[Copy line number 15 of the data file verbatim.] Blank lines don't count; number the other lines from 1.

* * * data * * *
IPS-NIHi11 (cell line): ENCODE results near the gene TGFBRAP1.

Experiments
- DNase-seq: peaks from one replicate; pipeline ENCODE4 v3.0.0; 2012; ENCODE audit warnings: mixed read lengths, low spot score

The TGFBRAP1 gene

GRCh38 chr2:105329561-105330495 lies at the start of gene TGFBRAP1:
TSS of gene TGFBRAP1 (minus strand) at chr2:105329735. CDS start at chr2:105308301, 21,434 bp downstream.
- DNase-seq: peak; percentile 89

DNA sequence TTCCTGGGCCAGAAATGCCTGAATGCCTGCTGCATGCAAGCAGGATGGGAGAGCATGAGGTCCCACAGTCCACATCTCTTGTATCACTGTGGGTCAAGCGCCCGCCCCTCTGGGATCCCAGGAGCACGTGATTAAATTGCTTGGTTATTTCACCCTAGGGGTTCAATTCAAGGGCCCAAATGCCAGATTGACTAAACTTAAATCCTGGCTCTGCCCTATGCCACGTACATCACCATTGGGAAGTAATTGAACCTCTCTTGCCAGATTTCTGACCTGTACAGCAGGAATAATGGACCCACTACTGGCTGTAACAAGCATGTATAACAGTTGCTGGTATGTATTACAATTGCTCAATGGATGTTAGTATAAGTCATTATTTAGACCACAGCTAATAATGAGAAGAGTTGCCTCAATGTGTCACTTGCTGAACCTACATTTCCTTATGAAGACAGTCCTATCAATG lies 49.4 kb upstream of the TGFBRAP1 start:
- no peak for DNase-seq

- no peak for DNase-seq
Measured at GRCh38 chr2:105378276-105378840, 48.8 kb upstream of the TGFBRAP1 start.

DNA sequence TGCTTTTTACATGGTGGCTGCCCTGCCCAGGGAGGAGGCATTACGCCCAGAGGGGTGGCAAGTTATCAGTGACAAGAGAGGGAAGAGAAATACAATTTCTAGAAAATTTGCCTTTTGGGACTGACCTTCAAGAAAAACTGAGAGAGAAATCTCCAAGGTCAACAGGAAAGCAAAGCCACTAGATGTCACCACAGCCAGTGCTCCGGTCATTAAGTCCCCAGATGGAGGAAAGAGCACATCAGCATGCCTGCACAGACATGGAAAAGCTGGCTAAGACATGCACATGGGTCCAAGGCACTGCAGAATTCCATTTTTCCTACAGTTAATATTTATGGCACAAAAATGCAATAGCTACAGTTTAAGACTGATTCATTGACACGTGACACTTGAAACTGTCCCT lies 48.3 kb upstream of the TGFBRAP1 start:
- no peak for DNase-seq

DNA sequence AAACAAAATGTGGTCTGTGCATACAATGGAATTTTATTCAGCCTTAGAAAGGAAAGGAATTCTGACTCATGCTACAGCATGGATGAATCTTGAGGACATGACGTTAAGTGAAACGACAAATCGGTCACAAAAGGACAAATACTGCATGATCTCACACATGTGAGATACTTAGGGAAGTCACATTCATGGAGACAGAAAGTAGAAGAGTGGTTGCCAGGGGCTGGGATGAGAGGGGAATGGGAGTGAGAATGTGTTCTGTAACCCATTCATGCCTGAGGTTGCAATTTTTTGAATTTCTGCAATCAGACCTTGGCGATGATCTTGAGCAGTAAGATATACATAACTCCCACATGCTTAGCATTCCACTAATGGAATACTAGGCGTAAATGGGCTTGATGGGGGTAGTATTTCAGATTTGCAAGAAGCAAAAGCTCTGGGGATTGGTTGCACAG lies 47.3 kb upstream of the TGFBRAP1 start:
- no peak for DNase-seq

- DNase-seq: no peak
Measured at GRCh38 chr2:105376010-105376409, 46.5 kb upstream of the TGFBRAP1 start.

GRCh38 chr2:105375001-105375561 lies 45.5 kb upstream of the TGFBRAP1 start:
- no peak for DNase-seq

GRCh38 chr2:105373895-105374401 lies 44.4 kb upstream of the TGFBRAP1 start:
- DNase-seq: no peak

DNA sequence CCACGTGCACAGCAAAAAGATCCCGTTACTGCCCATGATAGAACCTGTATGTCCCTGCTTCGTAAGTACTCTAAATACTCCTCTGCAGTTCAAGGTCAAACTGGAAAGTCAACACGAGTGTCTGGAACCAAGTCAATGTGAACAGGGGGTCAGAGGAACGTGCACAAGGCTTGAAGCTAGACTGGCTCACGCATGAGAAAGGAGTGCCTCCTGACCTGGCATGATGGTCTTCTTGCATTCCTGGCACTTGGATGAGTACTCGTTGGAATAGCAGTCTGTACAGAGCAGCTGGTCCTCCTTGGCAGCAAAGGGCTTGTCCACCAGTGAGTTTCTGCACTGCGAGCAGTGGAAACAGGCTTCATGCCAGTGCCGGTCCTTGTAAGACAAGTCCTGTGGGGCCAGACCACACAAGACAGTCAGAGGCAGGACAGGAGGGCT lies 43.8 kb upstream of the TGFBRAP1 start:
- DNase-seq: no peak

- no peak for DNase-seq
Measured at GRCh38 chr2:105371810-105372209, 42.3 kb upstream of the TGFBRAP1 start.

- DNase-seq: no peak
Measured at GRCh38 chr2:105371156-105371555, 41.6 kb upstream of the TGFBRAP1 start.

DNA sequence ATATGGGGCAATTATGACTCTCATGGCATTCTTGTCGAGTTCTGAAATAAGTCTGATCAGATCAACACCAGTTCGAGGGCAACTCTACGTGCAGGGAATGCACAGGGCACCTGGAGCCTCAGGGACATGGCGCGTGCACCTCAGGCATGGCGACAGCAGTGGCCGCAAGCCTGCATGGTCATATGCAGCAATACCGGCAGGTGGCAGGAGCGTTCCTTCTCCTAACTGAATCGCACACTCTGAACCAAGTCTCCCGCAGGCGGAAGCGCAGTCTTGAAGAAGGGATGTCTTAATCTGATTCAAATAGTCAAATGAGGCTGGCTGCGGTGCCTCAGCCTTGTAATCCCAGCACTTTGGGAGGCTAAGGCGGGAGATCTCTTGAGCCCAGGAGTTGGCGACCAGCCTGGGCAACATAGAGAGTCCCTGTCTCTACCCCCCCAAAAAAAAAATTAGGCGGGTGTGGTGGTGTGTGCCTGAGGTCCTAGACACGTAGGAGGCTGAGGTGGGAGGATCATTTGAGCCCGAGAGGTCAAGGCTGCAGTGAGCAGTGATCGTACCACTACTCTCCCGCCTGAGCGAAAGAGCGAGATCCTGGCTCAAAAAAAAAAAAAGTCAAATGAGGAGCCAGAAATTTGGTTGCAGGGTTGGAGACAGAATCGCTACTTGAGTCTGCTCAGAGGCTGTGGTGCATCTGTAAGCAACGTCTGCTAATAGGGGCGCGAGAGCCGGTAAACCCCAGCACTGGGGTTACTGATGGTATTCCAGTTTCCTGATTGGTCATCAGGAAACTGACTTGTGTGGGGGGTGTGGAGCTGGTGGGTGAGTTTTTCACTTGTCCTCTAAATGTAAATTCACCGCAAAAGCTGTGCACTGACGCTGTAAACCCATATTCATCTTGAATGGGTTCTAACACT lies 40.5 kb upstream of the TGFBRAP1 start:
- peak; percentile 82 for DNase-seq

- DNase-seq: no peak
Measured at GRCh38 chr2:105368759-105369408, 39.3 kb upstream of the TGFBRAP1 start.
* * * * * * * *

- no peak for DNase-seq